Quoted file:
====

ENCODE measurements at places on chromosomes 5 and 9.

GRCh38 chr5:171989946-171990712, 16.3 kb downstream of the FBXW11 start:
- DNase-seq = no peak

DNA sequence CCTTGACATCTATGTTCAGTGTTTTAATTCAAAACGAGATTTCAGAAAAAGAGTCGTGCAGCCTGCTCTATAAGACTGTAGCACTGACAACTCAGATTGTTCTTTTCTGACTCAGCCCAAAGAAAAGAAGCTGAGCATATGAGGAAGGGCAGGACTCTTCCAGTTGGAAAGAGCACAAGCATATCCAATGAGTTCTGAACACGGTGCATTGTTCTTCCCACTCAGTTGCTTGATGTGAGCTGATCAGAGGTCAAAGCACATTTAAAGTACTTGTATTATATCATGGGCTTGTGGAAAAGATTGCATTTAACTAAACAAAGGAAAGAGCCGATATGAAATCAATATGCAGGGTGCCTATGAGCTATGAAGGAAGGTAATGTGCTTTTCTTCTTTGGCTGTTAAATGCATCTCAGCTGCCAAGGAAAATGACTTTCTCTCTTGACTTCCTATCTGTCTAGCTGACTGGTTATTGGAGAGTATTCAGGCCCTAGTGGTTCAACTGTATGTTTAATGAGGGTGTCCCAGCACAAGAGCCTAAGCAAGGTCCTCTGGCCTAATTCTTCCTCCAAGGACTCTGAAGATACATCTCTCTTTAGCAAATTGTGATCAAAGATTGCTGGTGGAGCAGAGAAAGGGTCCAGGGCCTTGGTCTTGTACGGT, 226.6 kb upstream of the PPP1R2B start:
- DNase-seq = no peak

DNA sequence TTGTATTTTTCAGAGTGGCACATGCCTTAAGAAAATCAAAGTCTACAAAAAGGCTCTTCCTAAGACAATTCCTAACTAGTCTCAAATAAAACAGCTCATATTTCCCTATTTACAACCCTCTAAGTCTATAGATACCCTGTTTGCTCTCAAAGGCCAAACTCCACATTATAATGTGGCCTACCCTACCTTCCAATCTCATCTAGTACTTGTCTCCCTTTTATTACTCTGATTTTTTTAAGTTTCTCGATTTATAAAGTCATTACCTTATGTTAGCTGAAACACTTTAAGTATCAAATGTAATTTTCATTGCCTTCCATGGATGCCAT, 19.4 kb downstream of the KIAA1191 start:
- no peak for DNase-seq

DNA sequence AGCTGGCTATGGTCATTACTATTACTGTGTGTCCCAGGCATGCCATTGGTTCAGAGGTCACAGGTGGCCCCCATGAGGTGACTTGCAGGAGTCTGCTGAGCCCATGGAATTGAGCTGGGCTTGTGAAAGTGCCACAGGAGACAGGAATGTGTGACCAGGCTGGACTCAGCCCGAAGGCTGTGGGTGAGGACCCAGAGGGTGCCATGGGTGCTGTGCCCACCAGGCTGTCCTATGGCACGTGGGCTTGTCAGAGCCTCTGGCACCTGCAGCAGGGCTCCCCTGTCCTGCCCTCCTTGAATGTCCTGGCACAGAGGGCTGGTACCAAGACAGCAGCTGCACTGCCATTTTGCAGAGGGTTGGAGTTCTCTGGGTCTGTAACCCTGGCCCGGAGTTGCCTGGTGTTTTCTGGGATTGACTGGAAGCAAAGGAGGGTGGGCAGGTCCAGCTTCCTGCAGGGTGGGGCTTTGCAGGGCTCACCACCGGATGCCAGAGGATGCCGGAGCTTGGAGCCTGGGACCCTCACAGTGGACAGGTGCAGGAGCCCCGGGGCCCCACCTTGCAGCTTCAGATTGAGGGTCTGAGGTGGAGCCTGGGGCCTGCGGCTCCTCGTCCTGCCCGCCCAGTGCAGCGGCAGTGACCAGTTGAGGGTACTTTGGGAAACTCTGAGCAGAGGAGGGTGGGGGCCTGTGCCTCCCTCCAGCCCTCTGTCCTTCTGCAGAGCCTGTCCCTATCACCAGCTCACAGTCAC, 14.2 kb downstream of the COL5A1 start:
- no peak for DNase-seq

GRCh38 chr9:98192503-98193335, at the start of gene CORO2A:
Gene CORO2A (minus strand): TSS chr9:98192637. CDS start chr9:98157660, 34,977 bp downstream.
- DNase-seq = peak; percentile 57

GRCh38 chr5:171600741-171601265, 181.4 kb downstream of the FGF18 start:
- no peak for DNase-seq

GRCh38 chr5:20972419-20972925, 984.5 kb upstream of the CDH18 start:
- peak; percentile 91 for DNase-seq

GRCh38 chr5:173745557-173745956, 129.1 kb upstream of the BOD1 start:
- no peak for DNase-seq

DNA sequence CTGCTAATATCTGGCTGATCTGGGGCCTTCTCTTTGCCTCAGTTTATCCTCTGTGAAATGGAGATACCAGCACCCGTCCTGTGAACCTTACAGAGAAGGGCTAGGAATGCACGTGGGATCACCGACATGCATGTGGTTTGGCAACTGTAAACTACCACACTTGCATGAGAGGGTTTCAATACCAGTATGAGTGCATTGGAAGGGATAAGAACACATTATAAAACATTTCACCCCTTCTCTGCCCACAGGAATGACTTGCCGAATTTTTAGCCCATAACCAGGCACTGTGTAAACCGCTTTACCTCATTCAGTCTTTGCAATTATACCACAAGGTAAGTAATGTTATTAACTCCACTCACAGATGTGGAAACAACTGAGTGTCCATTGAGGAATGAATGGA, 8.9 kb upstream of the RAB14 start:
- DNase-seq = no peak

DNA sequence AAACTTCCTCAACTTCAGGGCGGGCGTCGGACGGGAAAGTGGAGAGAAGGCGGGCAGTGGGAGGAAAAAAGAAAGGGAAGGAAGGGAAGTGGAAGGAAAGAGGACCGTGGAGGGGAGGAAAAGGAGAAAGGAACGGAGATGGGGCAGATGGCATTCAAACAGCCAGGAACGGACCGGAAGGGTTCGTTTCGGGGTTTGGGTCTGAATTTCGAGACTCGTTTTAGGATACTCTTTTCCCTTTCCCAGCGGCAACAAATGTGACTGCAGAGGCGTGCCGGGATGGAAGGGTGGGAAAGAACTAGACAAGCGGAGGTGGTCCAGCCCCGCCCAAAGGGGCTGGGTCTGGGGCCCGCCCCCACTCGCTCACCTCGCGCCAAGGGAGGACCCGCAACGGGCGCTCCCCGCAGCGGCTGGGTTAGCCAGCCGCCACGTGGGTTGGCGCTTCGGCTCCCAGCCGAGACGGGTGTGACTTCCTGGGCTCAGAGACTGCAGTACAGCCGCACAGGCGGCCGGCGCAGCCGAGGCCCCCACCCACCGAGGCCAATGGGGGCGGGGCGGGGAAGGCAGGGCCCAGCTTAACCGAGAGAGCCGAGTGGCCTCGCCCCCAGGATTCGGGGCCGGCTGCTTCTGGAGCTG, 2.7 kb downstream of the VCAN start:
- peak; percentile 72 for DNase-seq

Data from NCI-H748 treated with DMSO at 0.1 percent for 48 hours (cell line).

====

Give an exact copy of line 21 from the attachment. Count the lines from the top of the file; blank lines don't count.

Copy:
DNA sequence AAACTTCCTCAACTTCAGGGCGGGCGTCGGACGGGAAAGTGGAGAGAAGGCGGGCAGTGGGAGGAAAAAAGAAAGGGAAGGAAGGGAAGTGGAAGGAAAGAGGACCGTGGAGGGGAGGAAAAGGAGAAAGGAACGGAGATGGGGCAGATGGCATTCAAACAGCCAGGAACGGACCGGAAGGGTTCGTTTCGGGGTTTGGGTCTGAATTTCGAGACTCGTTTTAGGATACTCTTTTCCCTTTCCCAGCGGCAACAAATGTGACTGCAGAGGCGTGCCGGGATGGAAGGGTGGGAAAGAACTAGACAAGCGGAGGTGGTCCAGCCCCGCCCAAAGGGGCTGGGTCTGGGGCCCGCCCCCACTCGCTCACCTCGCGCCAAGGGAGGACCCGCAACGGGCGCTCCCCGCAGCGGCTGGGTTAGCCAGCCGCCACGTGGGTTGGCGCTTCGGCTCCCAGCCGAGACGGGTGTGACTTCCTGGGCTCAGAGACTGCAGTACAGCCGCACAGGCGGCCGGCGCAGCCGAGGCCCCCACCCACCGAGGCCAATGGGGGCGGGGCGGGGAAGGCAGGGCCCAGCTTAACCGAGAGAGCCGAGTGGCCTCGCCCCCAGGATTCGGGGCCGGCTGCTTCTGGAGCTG, 2.7 kb downstream of the VCAN start: